This piece is also on theblaze.com here.
Outrage is all the rage. And while a lot of time and energy is being spent squaring-off online, I’m not sure many minds or hearts are changing. Blog posts, Facebook posts and comment sections are full of self-righteous indignation.
While so much of the discourse is really just preaching to the choir, may I suggest our Christian choir is sounding a bit off key lately?
I would like to ask my fellow Christians to take a time-out, even just a few minutes, and ask yourselves this question before you comment on one more site or make one more Facebook post:
Are you beautiful?
As Christians, we are ambassadors of Christ, as though God were making His appeal to the world through us (2 Corinthians 5:20). But as ambassadors, we do not create the message. We must share only the message from the One who sent us. And His message is beautiful.
Perhaps all your Facebook friends know exactly where you stand – by golly – on Chick-fil-A, “Fifty Shades of Grey,” abortion and now the Supreme Court same-sex marriage decision.
These are all issues that need a Christian perspective and I am in no way suggesting we stop engaging in conversations that are shaping our culture. But my issue is with the tone in which some Christians using in the conversation.
It is not beautiful to call someone an idiot right after “proving your point” with scripture.
It is not beautiful to tell someone to have fun in hell.
It is not beautiful to insinuate or outright state that someone is not intelligent enough to choose God.
I have seen comments like these over and over and over. None are beautiful and none are Biblical.
No, we cannot profess to be Christians and then look absolutely nothing like Christ. Jesus is not rude, arrogant or prideful. He is loving, irresistible and only beautiful.
There is a passage in the Bible that is read at many weddings, known as the Love Verse (1 Corinthians 13). It’s the one that lists what love is. Most people are very familiar with that part of the passage.
But just above that list, is a lesser-known gem. The passage states that if we do anything without love, we have done nothing. It begins, “If I speak in the tongues of men and of angels, but have not love, I am only a resounding gong or a clanging cymbal.”
In other words, if you craft a smack-down, air-tight argument as to why you’re right, but do it without love, you’ve just created a load of noisy nothing.
Noisy nothing. Christian, your life is not to be wasted on noisy nothing.
Some of you may retort, “Jesus used a harsh tone.” You are right, Jesus did use a harsh tone – with Satan and the religious elite. He did not hold back His disapproval of those who created barriers to God. But He never spoke harshly to broken people. To them He was compassionate, wooing and beautiful.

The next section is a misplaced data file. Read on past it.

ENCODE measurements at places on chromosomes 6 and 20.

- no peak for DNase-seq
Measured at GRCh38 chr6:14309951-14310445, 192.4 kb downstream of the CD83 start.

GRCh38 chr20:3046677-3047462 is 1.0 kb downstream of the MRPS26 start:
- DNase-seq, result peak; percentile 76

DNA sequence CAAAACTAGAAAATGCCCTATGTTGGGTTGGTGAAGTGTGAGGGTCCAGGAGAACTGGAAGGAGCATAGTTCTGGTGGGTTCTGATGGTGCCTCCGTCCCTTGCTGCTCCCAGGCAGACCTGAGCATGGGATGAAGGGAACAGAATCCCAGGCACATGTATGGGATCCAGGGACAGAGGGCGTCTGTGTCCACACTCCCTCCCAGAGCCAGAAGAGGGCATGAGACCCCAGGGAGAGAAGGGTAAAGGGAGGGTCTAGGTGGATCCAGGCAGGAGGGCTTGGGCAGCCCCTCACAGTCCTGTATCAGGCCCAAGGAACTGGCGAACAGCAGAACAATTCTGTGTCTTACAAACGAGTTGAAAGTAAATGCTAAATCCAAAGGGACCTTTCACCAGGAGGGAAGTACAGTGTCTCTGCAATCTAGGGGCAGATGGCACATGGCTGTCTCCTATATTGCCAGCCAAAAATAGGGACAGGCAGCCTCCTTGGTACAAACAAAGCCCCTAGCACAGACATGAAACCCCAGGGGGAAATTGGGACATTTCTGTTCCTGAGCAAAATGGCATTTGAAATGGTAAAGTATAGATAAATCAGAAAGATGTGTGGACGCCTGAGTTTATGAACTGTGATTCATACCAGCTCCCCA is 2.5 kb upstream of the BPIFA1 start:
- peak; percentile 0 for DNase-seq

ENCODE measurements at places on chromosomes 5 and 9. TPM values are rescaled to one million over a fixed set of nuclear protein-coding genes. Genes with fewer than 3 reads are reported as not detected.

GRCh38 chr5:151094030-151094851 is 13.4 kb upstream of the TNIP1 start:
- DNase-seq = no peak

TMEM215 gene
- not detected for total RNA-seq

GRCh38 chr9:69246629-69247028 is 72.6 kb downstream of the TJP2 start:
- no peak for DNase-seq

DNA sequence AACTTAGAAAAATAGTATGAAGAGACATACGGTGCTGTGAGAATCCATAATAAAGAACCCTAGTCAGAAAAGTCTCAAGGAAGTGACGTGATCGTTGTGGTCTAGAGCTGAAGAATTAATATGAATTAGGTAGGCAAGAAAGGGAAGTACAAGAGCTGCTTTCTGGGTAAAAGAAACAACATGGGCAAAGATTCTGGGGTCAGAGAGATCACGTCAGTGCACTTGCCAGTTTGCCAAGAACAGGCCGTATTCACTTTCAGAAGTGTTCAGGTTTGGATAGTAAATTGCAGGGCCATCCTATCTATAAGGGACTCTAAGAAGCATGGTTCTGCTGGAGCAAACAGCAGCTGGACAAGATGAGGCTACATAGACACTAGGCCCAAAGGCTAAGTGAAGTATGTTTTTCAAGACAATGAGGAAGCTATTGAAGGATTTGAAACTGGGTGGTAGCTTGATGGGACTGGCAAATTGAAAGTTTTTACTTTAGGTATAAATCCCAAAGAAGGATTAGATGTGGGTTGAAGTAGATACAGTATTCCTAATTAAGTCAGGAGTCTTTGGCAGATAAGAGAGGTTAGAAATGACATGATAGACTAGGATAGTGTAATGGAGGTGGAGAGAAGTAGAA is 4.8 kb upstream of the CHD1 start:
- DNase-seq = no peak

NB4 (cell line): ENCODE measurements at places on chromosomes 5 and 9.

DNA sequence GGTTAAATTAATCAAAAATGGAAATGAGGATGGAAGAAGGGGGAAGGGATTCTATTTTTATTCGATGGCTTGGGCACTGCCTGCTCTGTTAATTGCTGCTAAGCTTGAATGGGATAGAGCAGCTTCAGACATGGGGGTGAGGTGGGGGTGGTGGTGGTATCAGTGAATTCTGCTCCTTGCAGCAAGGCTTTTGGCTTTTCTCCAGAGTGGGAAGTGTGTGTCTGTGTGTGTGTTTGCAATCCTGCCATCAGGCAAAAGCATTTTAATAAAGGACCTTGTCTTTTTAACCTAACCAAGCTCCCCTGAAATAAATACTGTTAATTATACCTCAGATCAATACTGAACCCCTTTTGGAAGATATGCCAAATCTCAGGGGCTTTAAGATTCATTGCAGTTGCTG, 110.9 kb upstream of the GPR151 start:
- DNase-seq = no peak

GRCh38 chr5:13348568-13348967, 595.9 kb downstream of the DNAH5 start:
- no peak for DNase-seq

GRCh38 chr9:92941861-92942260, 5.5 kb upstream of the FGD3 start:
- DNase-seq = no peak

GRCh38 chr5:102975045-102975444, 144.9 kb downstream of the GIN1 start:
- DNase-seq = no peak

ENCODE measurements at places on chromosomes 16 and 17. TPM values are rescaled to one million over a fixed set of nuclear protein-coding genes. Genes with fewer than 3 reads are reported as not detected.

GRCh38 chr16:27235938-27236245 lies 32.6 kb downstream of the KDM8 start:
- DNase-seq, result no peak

The woman at the well. The woman caught in adultery. The tax collector. The children His disciples wanted to shoo away. To these He was gracious, loving, inviting and most certainly beautiful.
Christians, we are among broken people who may not know of the eternal hope that comes from Jesus’ love. And lest we forget, we are broken people, too. Let us be gracious. Let us be loving. Let us be inviting. Let us be beautiful.
Everyone knows what we Christians stand for (and against), but how many people have personally felt the love of Christ because of your words or your actions today? May I suggest you step back from the blogs, close Facebook and get busy loving like Christ loved – as He loves?
Christians, it is not our job to complain about all that is wrong with this world – we know this is not Heaven. Instead, our job is to love our neighbor as ourselves. That doesn’t mean we agree with our neighbor or condone sinful behavior – but let us speak truth to our neighbor in love.
If the boldest thing you’ve done for your faith is rant on Facebook or insert comments on blogs and websites, may I boldly suggest that you are the one who doesn’t get it?
Do you want to do something really bold for your faith today?
Invite your neighbor over for dinner.
Forgive someone who doesn’t deserve to be forgiven.
Choose an organization that lines up with your beliefs and support it financially.
Send a note of encouragement to someone who needs it (and we all know someone who needs to be encouraged).
Use the talent God so graciously lavished upon you to bless someone.
There are endless topics being teed up for Christians to be teed off. Forgo the temptation to jump into the online fray and argue against avatars and screen names. Get out into the world and be a light.
Christian, it’s time to be beautiful.
The art above is by Matt Vergotis